Potsherd: Atlas of Roman Pottery

South Midlands shell-tempered wares

Jars, bowls and dishes in coarse shell-tempered wares produced in eastern England and distributed widely in Britain during the 3rd and 4th centuries AD.

Fabric and technology

Fairly hard, slightly soapy fabric with irregular texture; dark grey or black core with brown or grey margins and black to light brown surfaces (frequently patchy); abundant fine or medium flakes of shell (most < 1mm, but rarely up to 3mm), with occasional fine black and red iron ores and white mica, and rare coarse flint and limestone particles. Wheel-thrown. Surfaces smoothed, and often with horizontal rilling. The shell dissolves out in acid soils leaving a brittle fabric with pitted surface, occasionally described as ‘vesiculated ware’.


Principally necked jars, flanged bowls and plain dishes. Jars and bowls frequently have horizontal rilled surface, occasional scored wavy-lines and ‘slashed’ rims.

Form Description
- 1 jar with rolled rim
1 2 jar with square-cut rim
2-4 3 jar with undercut rim
7 4 bowl with rounded flange
8 5 bowl with pointed flange
9-10 6 bowl with square cut flange
6 7 plain dish
5 8 plain dish with thickened lip

Table 1.  Classification of South Midlands shell-tempered ware forms (after Sanders)


The shelly clays at Harrold were exploited from 1st cent. AD but a major expansion in production from early 4th cent. Abundant in late 4th-cent. assemblages in east and south Midlands.


Production at Harrold (Beds), and perhaps Lakenheath (Suffolk), but additional sources likely.


A broad belt across southern Britain, north of the Thames and south of the Severn-Humber line. Outliers in Wales and north; relatively uncommon in East Anglia. The jars are the most widely distributed type, and the only form found towards the periphery of the distribution.


Referred to as ‘calcite-gritted wares’ in earlier literature.


Bath fabric 11. Caister-on-sea fabric SHEL-150. Chelmsford fabric 51. Chesterfield fabric 2. Gestingthorpe fabric H. Gloucester fabric TF22. Great Chesterford fabric 2. JRPS bibliography fabric lsh. Leicester fabric CG1B. Lullingstone fabric 71. Milton Keynes fabric 1a. Kent coarse fabric 23c. Towcester fabric 44b/d.


Principal discussion, with gazetteer of find spots is Sanders 1973; quantified data in Pomel 1984. For Harrold kiln-site: Woods 1994, especially phases 5-6. Recent discussion of Midlands shelly wares in Marney 1989, 58-64. RCHM gazetteer F207-10, F606-8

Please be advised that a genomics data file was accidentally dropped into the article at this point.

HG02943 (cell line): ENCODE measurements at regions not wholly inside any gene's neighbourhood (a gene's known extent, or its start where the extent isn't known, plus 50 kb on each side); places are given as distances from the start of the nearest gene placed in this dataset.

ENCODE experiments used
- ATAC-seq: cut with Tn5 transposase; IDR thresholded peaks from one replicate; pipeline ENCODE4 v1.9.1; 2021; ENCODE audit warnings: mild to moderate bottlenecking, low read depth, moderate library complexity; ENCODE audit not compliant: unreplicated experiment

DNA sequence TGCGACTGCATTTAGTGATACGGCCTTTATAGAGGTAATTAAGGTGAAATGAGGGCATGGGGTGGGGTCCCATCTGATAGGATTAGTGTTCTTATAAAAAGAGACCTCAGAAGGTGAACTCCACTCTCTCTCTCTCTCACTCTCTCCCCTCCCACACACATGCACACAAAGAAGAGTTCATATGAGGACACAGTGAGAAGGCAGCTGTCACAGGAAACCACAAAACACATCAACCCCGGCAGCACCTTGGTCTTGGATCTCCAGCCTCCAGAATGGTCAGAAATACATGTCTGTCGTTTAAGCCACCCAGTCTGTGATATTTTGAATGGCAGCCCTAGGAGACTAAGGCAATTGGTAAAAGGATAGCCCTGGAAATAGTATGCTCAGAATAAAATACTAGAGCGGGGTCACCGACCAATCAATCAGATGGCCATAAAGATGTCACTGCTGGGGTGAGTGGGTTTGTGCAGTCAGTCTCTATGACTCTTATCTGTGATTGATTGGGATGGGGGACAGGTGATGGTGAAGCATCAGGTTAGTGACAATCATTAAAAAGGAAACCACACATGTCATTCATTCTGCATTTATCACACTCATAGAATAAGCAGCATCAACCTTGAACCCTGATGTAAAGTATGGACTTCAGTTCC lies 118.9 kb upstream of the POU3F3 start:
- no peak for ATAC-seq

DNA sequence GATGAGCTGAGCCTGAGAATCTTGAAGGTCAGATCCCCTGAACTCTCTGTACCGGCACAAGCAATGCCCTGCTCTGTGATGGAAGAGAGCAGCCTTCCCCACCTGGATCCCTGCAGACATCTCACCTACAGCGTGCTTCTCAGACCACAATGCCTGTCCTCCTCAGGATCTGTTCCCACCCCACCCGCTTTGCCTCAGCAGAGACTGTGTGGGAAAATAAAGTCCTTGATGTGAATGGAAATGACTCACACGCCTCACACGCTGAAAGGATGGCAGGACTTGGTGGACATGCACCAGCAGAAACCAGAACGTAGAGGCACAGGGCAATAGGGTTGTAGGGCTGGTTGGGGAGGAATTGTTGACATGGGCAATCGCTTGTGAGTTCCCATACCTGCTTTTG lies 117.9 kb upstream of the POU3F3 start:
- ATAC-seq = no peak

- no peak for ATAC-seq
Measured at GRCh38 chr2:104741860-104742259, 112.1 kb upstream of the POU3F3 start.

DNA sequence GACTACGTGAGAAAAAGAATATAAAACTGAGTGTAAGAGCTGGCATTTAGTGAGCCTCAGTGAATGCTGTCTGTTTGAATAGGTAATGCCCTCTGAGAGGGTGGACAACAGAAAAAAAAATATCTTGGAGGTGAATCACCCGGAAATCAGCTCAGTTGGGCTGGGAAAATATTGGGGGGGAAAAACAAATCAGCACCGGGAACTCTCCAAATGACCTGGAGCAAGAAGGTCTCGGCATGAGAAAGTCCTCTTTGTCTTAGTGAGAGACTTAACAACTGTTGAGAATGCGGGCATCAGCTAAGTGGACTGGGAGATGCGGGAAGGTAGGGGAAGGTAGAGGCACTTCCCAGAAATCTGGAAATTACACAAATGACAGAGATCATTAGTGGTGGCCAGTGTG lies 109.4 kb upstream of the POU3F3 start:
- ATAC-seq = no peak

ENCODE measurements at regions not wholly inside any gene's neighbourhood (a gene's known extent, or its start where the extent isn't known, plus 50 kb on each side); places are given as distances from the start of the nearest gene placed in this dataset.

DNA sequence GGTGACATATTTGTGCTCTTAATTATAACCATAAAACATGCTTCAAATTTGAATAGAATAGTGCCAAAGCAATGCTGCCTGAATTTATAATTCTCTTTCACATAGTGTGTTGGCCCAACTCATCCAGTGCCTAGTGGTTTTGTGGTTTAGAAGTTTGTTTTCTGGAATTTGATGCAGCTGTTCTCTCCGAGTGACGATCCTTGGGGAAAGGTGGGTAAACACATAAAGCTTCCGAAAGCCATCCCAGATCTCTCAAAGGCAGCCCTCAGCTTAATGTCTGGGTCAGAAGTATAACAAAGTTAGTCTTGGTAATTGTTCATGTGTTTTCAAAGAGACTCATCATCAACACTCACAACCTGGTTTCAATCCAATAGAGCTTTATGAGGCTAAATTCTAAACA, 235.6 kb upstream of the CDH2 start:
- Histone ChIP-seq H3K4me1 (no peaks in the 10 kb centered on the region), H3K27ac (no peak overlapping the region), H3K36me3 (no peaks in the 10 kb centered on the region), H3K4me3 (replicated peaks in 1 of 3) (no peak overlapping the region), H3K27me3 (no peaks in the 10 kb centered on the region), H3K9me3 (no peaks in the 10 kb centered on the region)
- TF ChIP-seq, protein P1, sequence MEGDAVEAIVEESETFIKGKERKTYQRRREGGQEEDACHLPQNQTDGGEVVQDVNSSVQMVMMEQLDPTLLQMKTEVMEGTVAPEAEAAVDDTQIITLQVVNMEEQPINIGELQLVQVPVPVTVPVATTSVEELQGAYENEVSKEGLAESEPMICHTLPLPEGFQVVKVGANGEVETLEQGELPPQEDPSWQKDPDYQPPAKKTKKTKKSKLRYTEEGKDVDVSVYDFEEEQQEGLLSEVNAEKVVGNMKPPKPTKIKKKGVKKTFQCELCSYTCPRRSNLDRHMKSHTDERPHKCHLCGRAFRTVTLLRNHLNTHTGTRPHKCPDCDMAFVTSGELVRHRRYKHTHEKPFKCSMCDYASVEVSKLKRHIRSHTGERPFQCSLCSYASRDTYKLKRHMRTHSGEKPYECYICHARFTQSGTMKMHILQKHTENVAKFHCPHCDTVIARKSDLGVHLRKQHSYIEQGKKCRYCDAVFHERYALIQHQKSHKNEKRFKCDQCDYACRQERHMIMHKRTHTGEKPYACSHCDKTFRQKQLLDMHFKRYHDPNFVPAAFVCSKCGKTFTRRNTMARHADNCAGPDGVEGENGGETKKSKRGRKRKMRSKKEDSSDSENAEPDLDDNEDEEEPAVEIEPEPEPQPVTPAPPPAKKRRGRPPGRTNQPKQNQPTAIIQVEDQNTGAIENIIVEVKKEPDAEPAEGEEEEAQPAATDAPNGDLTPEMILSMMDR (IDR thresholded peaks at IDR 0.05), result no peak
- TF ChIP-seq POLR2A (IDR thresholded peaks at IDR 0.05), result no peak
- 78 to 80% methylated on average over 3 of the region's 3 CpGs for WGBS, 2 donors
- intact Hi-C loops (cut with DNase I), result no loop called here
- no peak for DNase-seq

Marney 1989. Marney, P. T., Roman and Belgic pottery from excavations in Milton Keynes, 1972-1982, Buckinghamshire Archaeological Society. Monograph, 2, Buckinghamshire Archaeological Society, Aylesbury, (1989).

Pomel 1984. Pomel, M. G., ‘A study of later Roman pottery groups in Southern Britain: fabrics, form and chronology’, M. Phil. thesis, Institute of Archaeology, University of London, (1984).

Sanders 1973. Sanders, J., ‘Late Roman shell-gritted ware in Southern Britain’, B.A. dissertation, Institute of Archaeology, University of London, (1973).

Woods 1994. Woods, A., ‘Petrological report on ceramics from Harrold’, Bedfordshire Archaeology, 21, (1994), pp. 99-106.

Distribution of South Midlands shell-tempered wares in Britain
Roman Pottery in Britain (Tyers 1996)
  • Fabric code: LRSH (p.192)
Thumbnail images (click for higher resolution):
National Roman Fabric Reference Collection
(Dore & Tomber 1998, Museum of London Archaeology Service Monograph 2)
  • Fabric code: ROB SH ((Late) Romano-British Shelly ware, p.212).
Thumbnail images
Worcestershire ceramics online database
(Worcestershire Historic Environment and Archaeology Service)
  • Fabric no. 23 (South Midlands shell-tempered ware)
Thumbnail images (click for higher resolution):
The pottery kilns of Roman Britain (Swan 1984)
Kilns producing this ware are located at:
  • Harrold (Beds)
Further details of these sites are available through the link above, and are summarized and mapped here.
South Midlands shell-tempered wares
URL: http://potsherd.net/atlas/Ware/LRSH • © Text 1996, 2014: Layout 2012, 2014. Some images may be linked to other web sites.